If you’re looking for a feel-good summer popcorn flick, then Christopher Nolan’s Oppenheimer is not that movie. What it is, however, is a stunning, morally complicated biopic about the man behind the creation of the atomic bomb, which forever changed our world and the way we look at war.
Christopher Nolan is one of Hollywood’s most reliable and consistent directors. He crafts each film very carefully, and Oppenheimer is no exception. While Oppenheimer is unlike any movie Nolan has ever made, it is also very much a Christopher Nolan film, if that makes sense. The cinematography and sound design are incredible, and Nolan insisted on setting off real explosives vs. using CGI, because of course he did.
J. Robert Oppenheimer was a brilliant but deeply flawed man. His actions portrayed in the film are not always sympathetic, but Nolan shows him as distinctly human, pragmatic but not unfeeling, and haunted by the results of his research. Cillian Murphy turns in an amazing performance that will no doubt be given lots of recognition come awards season.
You’ll find so many famous faces in this film that it would take many paragraphs to list them all. However, a standout for me was Robert Downey Jr., playing a more restrained role as the film’s antagonist, Lewis Strauss. As much as I love RDJ in the Marvel movies, it’s nice to see him in a very different type of role here. Matt Damon also was excellent as Lieutenant General Leslie Groves.
Oppenheimer is long – clocking in at 3 full hours – a runtime that almost feels too indulgent. Personally, I believe the perfect movie runtime is somewhere between two to two and a half hours, and Nolan probably could have done some trimming here. However, I will say that I never felt bored or antsy while watching this movie, and I found the film’s three acts compelling.
This is a film that doesn’t allow you to simply sit in the theater and be entertained. It asks you to grapple with the complex moral issues it raises, providing more ethical questions than it answers. It’s filled with existential dread as Oppenheimer realizes what sort of monster he’s created. Even though he was part of a many-person team authorized by his government to develop this weapon, and he was by no means the sole bearer of responsibility, his role in the creation of the bomb weighs heavily on him.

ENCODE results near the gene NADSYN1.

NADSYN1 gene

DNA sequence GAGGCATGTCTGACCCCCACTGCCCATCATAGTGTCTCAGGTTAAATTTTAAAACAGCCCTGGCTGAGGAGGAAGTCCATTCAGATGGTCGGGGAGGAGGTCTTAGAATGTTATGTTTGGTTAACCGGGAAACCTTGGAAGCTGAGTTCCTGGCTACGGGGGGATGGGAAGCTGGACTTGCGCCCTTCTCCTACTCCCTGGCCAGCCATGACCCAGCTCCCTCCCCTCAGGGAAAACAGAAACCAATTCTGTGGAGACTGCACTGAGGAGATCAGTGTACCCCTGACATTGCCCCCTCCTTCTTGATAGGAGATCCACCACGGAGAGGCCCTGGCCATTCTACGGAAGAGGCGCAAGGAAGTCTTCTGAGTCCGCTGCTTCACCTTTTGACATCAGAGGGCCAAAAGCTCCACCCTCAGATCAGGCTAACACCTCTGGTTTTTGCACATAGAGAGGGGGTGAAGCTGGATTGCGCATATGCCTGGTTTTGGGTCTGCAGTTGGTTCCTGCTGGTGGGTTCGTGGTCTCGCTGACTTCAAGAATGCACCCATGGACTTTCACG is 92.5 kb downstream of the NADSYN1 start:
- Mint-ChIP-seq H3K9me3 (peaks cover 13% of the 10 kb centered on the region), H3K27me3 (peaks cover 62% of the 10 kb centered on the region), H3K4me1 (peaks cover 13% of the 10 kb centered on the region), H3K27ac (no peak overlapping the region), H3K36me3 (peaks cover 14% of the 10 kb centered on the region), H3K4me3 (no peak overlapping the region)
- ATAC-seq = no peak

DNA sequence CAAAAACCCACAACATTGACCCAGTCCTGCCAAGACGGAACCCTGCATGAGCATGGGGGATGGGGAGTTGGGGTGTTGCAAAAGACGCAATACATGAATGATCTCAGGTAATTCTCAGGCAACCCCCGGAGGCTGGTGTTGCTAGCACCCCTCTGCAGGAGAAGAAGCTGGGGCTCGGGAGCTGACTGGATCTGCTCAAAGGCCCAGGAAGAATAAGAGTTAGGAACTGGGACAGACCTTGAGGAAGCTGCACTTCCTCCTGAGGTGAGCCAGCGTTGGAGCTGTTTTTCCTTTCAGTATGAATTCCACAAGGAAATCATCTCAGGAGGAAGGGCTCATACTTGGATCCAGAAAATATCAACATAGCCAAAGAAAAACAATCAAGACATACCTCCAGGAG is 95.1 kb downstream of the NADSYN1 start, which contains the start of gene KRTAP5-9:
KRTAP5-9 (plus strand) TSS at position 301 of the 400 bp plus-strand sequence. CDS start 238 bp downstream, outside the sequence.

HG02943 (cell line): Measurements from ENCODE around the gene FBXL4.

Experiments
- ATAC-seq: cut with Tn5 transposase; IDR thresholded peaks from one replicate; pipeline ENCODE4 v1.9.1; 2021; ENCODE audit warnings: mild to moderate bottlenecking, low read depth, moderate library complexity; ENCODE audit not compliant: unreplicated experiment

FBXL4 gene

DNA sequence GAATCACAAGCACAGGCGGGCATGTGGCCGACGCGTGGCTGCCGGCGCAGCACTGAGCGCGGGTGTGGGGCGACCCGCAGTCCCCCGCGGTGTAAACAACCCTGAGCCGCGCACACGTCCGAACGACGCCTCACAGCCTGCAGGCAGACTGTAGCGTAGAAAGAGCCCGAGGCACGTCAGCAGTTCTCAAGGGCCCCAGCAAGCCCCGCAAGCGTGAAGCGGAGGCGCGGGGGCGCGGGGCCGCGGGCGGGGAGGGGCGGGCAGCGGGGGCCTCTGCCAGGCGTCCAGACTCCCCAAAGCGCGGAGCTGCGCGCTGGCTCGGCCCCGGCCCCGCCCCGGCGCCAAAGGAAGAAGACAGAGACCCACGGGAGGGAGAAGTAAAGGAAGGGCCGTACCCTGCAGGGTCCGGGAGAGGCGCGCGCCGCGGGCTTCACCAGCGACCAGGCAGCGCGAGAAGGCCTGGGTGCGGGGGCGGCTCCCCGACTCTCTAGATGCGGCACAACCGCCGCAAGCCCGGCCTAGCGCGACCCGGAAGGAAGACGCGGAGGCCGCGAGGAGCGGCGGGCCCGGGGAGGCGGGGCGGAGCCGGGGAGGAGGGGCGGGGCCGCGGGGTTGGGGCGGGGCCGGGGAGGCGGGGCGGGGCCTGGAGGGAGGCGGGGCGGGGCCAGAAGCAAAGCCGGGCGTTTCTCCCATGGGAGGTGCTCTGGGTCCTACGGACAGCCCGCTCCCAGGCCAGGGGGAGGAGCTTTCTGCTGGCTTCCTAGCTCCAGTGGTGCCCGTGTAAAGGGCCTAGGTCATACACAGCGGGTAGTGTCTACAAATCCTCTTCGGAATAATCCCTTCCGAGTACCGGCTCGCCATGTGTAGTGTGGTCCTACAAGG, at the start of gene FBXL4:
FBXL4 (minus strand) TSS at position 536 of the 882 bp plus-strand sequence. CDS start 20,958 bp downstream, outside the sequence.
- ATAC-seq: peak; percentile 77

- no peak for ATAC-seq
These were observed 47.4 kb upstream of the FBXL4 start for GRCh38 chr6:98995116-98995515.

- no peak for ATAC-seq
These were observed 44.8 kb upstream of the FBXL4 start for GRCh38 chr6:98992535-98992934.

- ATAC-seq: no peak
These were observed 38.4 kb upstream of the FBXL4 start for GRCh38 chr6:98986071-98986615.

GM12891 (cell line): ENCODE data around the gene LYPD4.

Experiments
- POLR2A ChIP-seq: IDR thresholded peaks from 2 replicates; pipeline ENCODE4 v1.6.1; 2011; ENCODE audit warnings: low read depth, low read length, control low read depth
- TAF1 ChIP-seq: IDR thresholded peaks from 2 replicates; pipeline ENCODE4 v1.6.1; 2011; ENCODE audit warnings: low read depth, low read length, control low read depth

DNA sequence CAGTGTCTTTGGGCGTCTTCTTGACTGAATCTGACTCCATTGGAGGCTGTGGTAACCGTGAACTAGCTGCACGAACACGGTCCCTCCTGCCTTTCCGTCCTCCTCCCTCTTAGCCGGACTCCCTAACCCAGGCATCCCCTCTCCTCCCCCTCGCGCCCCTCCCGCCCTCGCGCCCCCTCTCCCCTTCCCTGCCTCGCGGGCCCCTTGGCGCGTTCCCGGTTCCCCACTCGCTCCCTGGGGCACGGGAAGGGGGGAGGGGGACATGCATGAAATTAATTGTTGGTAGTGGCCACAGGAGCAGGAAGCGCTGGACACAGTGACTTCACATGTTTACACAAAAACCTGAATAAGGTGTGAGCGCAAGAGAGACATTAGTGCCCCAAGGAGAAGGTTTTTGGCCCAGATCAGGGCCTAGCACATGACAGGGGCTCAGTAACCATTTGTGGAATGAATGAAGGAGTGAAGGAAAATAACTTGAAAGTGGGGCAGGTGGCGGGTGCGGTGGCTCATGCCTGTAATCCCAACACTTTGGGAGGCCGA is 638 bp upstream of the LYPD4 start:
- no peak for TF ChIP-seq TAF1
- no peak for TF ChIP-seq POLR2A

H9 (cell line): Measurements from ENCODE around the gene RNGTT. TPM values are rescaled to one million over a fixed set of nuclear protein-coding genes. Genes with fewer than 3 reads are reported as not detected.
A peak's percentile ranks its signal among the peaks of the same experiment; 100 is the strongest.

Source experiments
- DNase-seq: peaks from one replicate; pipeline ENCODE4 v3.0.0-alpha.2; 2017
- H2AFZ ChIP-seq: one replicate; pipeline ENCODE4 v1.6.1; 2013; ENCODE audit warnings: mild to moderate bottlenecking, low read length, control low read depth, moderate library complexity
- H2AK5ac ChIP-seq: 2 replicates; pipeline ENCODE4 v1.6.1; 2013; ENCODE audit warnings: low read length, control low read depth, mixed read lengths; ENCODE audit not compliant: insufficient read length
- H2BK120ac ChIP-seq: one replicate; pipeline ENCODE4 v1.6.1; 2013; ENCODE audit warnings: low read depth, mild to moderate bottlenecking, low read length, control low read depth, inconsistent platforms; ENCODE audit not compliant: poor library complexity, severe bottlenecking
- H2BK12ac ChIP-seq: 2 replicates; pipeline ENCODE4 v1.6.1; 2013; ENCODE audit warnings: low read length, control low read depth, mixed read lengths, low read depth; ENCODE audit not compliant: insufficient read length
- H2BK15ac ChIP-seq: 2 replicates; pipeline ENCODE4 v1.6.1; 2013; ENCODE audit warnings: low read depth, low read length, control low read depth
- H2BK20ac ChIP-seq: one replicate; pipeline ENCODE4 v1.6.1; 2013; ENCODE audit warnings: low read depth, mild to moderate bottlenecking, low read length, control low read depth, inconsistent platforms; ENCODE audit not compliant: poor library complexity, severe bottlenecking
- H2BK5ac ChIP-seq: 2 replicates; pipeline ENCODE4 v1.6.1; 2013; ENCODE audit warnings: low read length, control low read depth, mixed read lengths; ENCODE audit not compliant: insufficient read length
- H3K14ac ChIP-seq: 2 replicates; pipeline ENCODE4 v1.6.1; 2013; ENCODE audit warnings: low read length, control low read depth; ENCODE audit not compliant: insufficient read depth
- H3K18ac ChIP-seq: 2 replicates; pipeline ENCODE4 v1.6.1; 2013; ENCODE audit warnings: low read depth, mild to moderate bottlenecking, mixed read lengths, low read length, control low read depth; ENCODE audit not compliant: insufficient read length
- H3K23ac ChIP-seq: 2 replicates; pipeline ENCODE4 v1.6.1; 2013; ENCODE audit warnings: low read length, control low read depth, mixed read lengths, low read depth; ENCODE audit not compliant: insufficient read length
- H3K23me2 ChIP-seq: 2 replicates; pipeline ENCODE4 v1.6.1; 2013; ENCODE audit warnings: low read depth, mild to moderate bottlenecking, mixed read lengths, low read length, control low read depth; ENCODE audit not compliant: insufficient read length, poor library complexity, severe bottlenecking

This film does not definitively answer the moral debate surrounding the bombing of Hiroshima and Nagasaki. Was the U.S. justified in developing an atomic bomb during World War II? Did the U.S. need an atomic bomb – as morally reprehensible as such a horrific device is – to counter the Nazis’ own nuclear weapon development efforts? Should the bomb have been dropped on a military target rather than a civilian one? Did dropping the bomb truly save more lives in the long run by ending the war quickly?
After watching the movie, I took the time to read an article put together by BBC News back in 2020, called “Can nuclear war be morally justified?” It’s not an easy read, and I appreciated that the article came with a warning about some of its difficult content. If you’ve seen Oppenheimer, I recommend reading through it and wrestling with the questions it raises. I didn’t cry while watching the movie, but I did while reading this article.
Something that Oppenheimer really drives home is that even though the atomic bomb was designed to be the weapon to end all wars, it did not bring the sort of peace Oppenheimer himself had hoped for. After World War II came the Cold War between the U.S. and Russia, and the pressure was on to create bigger and more powerful bombs. The threat of world-ending nuclear war still hangs over us today.
Oppenheimer is more than just a surface-level biopic – it is both a horror film and a tragedy, and an important film that deserves to be seen and discussed. The past cannot be changed, but Oppenheimer contains a warning for the future we would be wise to heed.